The agile digital agency
A number of major projects running in parallel, three forthcoming pitches and, shortly before the Go Live of a new website, the client is still requesting changes: an entirely normal day for a digital agency. To adhere to deadlines and budgets and keep clients happy despite all this, efficient project management is an absolute must. The challenge: in the wake of digitisation, conventional agency project management frequently reaches its limits. Caught between the increasingly rapid progress of technology, constantly changing customer expectations and global competitive pressure, digital agencies are really feeling the full force of this development.
Agency project management is changing
No matter how meticulously project managers plan, brief, organise and control – the more complex the project, the greater the probability of requirements changing during its course. This may be because market players are turning value chains upside down, technical innovations are making brand new features possible or user feedback from initial tests differs from what was expected.
Traditional “Waterfall” project management with its fixed project plan, rigid processes and milestones is not flexible enough to respond to this VUCA (volatility, uncertainty, complexity, and ambiguity) environment. Specifications, laborious consultation rounds, lengthy validation phases and skills silos in specialist teams do not work well with versatile start-ups, disruptive business models and the dynamism of modern channels, platforms and touchpoints.
Allowing new insights or unexpected problems to be incorporated into a complex project plan is complicated and delays all subsequent phases. In the worst cases, not only are budgets exceeded and time to market extended, but also products emerge that the market no longer needs in their current form.
It’s no surprise that many digital projects fail. Stubbornly slaving away on adopted project plans makes little sense when the project goal changes repeatedly along the way. The consequences are unfulfilled client expectations – and frustrated personnel, who have given everything to achieve the predefined milestones.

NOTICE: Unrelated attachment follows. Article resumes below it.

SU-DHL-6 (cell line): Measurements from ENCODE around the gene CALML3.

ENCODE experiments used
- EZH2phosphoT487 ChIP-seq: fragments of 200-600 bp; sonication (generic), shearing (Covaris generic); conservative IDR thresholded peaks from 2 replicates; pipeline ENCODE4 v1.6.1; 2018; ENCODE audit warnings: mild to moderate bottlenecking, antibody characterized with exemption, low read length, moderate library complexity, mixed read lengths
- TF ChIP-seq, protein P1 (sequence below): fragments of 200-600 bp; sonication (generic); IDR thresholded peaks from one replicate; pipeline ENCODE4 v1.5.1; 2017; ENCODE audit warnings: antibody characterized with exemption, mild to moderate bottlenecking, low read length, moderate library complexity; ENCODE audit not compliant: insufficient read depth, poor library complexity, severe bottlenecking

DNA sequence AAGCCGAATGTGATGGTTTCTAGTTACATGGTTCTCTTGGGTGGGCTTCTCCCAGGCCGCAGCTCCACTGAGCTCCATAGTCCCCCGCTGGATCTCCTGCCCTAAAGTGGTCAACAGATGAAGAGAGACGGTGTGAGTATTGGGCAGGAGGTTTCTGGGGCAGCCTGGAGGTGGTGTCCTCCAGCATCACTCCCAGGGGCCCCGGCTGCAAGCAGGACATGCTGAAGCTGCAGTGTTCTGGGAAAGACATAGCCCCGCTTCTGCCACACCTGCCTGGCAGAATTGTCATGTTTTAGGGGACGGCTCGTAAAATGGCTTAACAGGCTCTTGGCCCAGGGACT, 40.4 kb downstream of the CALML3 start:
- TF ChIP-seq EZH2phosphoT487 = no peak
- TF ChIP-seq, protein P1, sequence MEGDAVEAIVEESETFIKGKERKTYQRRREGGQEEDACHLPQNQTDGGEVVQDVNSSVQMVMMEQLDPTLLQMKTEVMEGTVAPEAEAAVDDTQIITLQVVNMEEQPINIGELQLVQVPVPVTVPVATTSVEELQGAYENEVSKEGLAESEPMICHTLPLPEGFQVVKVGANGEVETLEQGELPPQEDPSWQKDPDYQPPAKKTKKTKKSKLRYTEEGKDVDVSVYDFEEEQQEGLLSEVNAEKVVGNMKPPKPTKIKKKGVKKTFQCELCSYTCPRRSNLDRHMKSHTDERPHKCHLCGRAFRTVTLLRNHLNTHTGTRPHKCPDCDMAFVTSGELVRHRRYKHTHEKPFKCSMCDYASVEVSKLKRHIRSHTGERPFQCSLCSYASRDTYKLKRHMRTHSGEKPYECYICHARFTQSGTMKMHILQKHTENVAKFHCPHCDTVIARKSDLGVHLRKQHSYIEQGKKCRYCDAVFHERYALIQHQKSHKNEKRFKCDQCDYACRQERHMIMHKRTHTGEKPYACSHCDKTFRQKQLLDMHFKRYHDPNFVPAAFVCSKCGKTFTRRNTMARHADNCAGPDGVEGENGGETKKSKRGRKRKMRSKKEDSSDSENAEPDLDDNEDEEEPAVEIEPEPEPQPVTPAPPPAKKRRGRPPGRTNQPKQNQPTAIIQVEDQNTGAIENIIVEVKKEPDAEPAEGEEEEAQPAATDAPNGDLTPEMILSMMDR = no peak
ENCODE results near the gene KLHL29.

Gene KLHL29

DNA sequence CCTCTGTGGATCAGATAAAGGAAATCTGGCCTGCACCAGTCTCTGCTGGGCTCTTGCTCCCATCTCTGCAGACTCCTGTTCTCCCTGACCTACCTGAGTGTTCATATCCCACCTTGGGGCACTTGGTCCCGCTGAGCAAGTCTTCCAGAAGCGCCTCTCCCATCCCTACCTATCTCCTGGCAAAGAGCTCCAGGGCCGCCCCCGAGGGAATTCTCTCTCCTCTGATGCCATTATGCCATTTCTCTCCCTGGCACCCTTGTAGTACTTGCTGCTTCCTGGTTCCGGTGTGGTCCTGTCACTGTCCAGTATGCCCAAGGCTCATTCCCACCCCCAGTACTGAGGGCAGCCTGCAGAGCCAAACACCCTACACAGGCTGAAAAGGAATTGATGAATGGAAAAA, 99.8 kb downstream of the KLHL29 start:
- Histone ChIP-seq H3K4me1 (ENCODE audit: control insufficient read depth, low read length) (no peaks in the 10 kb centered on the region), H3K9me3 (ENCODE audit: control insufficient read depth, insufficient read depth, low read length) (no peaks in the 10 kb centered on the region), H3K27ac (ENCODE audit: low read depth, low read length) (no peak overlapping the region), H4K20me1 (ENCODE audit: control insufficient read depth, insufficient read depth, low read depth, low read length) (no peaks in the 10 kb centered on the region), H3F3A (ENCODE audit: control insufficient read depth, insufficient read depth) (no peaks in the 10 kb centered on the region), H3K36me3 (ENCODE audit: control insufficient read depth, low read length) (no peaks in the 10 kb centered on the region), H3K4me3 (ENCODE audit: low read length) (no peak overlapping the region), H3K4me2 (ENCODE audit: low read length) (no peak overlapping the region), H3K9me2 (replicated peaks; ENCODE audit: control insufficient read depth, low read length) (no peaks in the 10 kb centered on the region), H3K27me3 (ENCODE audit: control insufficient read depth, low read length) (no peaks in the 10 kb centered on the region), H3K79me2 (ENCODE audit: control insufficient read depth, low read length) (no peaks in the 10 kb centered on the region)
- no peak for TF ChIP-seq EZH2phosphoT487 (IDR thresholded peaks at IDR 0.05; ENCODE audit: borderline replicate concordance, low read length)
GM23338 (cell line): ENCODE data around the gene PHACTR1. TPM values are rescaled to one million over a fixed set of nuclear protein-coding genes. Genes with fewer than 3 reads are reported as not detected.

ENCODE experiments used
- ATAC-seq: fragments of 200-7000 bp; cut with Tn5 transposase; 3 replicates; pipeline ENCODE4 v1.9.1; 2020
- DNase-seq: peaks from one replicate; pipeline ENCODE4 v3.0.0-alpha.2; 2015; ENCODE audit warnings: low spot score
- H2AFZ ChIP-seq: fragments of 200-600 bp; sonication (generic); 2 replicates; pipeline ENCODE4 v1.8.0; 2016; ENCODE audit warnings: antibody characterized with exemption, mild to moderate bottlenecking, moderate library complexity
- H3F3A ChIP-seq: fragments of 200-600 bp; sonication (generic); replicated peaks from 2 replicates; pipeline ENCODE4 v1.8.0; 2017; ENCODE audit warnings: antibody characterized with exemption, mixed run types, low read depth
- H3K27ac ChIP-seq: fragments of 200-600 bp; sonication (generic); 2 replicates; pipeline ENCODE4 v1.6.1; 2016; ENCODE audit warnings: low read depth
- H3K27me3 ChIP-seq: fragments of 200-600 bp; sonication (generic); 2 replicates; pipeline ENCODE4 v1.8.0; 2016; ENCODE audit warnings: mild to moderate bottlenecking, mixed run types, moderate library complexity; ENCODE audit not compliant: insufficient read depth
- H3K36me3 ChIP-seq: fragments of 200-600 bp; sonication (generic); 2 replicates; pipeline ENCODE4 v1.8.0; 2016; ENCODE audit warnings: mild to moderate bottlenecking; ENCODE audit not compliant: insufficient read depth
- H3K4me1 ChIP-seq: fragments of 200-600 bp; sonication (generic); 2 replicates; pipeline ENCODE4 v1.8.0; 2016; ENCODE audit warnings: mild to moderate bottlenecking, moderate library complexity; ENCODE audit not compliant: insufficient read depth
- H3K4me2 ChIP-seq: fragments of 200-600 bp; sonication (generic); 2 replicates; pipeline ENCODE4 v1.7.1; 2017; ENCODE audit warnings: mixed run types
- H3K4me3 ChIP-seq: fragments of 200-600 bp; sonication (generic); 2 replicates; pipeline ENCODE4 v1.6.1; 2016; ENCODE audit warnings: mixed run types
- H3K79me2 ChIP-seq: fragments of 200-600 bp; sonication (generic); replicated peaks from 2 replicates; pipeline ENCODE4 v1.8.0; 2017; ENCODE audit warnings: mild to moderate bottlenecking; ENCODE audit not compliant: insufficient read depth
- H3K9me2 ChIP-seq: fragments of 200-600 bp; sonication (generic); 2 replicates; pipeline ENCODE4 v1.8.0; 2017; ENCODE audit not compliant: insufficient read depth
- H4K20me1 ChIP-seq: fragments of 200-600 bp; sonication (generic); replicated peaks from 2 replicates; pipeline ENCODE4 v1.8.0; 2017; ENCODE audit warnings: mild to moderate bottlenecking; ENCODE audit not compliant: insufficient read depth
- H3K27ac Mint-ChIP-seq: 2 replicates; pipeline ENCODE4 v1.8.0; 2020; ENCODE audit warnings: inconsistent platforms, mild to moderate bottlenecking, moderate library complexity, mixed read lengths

Wouldn’t it be better not to spend so long on preliminary planning (which, from experience, is out of date in a few weeks anyway), but instead to quickly get started by flexibly aligning the project sequence with market conditions and customer expectations? Many agencies are already successfully testing this agile approach.
Agile project management, with methods such as Scrum, Kanban and Design Thinking, focus on small, manageable sub-steps, maximum transparency and intensive dialogue within teams and with the client. On the basis of a jointly defined vision, teams are given the space to find the best solution for the task at hand – while, at the same time, bearing responsibility for a timely deliverable, functioning interim result.
At regular short intervals, the client receives an insight into the team’s progress and is able to flexibly shape the priorities for the next sub-steps by means of feedback.
The major advantages: mistakes, blind alleys and changes of direction do not result in blockages, but guide the project onto the right path, in small steps. This involves:
- A fast start to projects
- A high degree of flexibility
- Maximum transparency
- Efficient workflows
- A positive error culture
- Optimised knowledge transfer
- Short time to market
- User-oriented results
Positive side-effects: From experience, agile teams are more motivated and happier, which is why many agile agencies are also one step ahead in the “War for Talent”. Ambitious Generation Z employees expect modern working models with flat hierarchies, recognition and individual responsibility – precisely the conditions required for agile project management.
In the next blog post in this series we present agile models for digital agencies and demonstrate why the use of agile project management methods alone does not necessarily result in an agile transformation.